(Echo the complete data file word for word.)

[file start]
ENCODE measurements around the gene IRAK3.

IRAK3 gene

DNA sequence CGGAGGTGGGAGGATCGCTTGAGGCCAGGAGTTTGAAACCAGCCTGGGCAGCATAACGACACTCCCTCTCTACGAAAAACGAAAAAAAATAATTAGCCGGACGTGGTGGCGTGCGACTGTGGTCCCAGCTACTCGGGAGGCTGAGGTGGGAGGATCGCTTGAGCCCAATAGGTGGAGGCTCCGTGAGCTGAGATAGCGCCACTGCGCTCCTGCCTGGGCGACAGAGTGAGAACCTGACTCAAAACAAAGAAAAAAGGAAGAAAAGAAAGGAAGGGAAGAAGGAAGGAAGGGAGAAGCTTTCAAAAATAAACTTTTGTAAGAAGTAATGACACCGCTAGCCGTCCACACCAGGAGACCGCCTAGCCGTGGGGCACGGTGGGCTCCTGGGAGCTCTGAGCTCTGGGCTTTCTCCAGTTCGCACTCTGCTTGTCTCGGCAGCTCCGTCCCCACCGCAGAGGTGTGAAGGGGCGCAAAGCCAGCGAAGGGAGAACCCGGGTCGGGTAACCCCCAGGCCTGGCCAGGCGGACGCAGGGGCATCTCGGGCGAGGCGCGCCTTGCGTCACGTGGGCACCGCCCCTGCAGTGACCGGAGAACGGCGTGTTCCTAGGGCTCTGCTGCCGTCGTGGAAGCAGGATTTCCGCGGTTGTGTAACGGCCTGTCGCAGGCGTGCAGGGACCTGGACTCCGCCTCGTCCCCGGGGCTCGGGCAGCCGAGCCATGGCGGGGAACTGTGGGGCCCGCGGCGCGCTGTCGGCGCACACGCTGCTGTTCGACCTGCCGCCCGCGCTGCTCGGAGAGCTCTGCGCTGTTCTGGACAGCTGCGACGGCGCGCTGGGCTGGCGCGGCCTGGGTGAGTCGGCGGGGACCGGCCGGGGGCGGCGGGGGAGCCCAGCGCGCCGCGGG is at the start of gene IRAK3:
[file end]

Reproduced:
ENCODE measurements around the gene IRAK3.

IRAK3 gene

DNA sequence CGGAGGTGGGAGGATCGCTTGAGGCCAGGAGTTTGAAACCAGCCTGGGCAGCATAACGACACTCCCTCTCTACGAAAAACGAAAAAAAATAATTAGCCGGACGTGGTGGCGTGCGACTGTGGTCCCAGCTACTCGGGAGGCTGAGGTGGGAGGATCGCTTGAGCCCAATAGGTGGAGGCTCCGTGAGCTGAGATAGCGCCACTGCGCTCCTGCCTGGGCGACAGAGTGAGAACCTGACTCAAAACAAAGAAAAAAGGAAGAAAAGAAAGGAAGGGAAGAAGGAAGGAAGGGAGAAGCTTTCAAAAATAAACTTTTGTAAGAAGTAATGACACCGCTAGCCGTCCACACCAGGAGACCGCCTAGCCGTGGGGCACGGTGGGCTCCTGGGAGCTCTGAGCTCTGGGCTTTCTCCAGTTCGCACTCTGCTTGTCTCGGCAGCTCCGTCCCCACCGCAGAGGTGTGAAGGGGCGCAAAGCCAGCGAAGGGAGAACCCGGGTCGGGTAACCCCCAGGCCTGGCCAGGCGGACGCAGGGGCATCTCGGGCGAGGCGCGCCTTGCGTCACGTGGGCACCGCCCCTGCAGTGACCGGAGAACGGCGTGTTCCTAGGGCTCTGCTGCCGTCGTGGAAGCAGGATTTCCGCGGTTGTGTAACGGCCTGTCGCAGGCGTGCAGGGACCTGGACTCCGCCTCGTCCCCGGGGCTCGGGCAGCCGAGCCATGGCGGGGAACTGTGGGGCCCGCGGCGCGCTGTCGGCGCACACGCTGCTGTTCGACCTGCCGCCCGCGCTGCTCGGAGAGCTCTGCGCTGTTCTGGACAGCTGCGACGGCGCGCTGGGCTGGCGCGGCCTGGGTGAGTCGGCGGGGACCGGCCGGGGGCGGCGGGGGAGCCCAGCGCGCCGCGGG is at the start of gene IRAK3: